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Finance Minister Olaf Scholz spoke out as negotiations shuddered to a halt amid acrimony after Boris Johnson announced new legislation which overrides aspects of the EU withdrawal agreements including the key Northern Ireland Protocol. Mr Johnson’s UK Internal Market Bill has stoked fears in Brussels that Britain will bluntly sever ties with Europe when the transition period ends on December 31.
An unregulated no deal situation would have very significant consequences for the British economy
But Mr Scholz warned such a move would leave the UK carrying a much heavier burden than its EU counterparts.
Speaking after a meeting of EU finance ministers in Berlin, he said: “My assessment is that an unregulated no deal situation would have very significant consequences for the British economy.
“Europe would be able to deal with it and these would not be particularly difficult consequences after the preparations we have already made.”
The EU has warned Mr Johnson the controversial legislation has “seriously damaged trust” between the two sides and threatened to take the UK to court if the Bill was not withdrawn by the end of September.
Paolo Gentiloni, the EU’s economics affairs commissioner, said it was up to Britain to “re-establish trust” with the bloc.
The former Italian prime minister said: “And in any case we are prepared to deal with extraordinary negative outcome of this discussion.”
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Mr Johnson had earlier warned Tory MPs Brussels could “carve up our country” unless his Bill was passed.
The Prime Minister’s bid to win the backing of a growing group of rebellious backbenchers was joined by Cabinet Office Minister Michael Gove who warned the legislation was essential to protect the “integrity” of the UK by preventing a trade border in the Irish Sea.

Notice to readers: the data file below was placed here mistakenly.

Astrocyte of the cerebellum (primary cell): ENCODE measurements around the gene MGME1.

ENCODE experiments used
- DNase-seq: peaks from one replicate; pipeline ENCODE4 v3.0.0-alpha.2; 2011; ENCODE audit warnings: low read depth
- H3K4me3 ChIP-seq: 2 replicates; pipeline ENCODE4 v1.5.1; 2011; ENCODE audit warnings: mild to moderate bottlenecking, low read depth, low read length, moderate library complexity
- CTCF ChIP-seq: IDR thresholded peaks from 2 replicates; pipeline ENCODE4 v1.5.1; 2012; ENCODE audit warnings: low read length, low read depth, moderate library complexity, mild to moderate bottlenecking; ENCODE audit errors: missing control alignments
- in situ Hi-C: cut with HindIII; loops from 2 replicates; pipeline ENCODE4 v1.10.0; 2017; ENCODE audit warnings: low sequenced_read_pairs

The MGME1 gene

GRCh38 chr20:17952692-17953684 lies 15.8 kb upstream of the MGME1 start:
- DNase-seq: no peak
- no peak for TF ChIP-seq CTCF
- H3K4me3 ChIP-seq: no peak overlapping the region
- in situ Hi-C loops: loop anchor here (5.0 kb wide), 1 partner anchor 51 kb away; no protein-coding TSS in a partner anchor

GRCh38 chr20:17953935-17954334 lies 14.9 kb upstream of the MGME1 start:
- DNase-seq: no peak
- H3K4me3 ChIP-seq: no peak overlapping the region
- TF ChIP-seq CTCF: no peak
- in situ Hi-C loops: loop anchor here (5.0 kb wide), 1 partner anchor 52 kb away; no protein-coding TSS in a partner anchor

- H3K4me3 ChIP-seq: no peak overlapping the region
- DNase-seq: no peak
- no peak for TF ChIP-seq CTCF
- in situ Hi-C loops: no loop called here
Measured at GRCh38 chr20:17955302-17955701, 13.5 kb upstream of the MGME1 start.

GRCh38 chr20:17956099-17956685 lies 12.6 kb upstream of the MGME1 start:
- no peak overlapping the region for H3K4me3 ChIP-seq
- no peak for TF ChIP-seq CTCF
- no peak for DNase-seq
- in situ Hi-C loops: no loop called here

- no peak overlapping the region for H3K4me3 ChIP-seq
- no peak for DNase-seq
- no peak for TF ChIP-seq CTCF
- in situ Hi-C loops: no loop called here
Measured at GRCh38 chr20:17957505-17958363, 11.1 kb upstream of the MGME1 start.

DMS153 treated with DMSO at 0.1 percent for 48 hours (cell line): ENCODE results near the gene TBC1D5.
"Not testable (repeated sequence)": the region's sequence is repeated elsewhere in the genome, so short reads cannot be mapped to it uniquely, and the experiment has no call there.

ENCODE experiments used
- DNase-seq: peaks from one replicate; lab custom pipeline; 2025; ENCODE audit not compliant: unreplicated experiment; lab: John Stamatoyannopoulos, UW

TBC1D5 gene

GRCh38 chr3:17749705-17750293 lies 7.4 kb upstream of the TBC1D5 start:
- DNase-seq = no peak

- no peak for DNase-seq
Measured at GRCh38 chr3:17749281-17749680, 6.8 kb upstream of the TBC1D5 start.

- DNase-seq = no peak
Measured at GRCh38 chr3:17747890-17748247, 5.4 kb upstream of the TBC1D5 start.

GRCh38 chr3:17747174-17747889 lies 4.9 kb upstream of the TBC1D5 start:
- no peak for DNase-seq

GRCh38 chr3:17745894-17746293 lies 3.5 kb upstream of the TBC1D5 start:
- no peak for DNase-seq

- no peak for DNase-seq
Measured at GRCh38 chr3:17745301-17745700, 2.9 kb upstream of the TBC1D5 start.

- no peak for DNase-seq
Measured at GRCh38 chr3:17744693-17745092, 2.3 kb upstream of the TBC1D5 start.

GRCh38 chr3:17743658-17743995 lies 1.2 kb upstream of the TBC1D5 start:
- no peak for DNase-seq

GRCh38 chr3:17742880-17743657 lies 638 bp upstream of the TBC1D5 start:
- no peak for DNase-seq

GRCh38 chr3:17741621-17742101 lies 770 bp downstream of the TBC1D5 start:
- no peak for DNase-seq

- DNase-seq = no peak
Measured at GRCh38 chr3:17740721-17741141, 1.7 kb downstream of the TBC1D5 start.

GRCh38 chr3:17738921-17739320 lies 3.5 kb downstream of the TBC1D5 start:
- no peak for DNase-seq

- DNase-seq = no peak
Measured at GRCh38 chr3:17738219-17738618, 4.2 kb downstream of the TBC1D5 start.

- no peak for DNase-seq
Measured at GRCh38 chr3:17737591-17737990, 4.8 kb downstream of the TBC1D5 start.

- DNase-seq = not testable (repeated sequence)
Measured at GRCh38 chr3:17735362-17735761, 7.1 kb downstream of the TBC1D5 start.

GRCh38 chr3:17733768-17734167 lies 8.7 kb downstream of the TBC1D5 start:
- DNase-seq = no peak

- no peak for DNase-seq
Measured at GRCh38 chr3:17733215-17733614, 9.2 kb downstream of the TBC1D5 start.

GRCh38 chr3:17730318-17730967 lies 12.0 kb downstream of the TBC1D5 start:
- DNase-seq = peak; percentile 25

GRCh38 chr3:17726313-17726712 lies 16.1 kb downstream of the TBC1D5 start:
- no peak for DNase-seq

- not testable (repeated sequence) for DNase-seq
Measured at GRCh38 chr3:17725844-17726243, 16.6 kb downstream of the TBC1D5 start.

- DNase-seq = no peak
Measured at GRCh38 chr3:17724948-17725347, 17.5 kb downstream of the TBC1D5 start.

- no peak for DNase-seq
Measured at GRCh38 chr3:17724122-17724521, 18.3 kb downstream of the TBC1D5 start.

Mr Johnson spoke to around 250 MPs to try to drum up support for the Bill, and warned them against a return to the “miserable, squabbling days of last autumn” over Brexit.
And, in an incendiary article for The Telegraph, Mr Johnson said Brussels was threatening to use an “extreme interpretation” of the Northern Ireland Protocol to impose “a full-scale trade border down the Irish Sea” that could stop the transport of food from Britain to Northern Ireland.
Both Ireland and the EU have warned that Mr Johnson’s plans pose a serious risk to the peace process rather than protecting the Good Friday Agreement.
But he argued it was “crucial for peace and for the Union itself” and said voting the Bill down would reduce the chances of a trade deal with the EU, which is hanging in the balance.
He asked MPs to help him “remove this danger to the very fabric” of the UK by taking away “the theoretical power to carve up our country”.
Mr Gove said: “We’re doing our part – generously – to help protect the EU’s own single market.
“But we’re clear that what we can’t have, even as we’re doing all that, is the EU disrupting and putting at threat the integrity of the United Kingdom.”
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Mr Gove conceded “we are reaching a crunch moment”.
But he insisted: “We have got the support of our own MPs”.
Tory rebels have suggested their opposition to the Bill was only hardened by Mr Johnson’s conference call with backbenchers and believed support was growing for their amendment.
Former prime ministers Sir John Major and Tony Blair have also waded into the row, urging MPs to reject the legislation which the claim imperils the Irish peace process, trade negotiations and the UK’s integrity.
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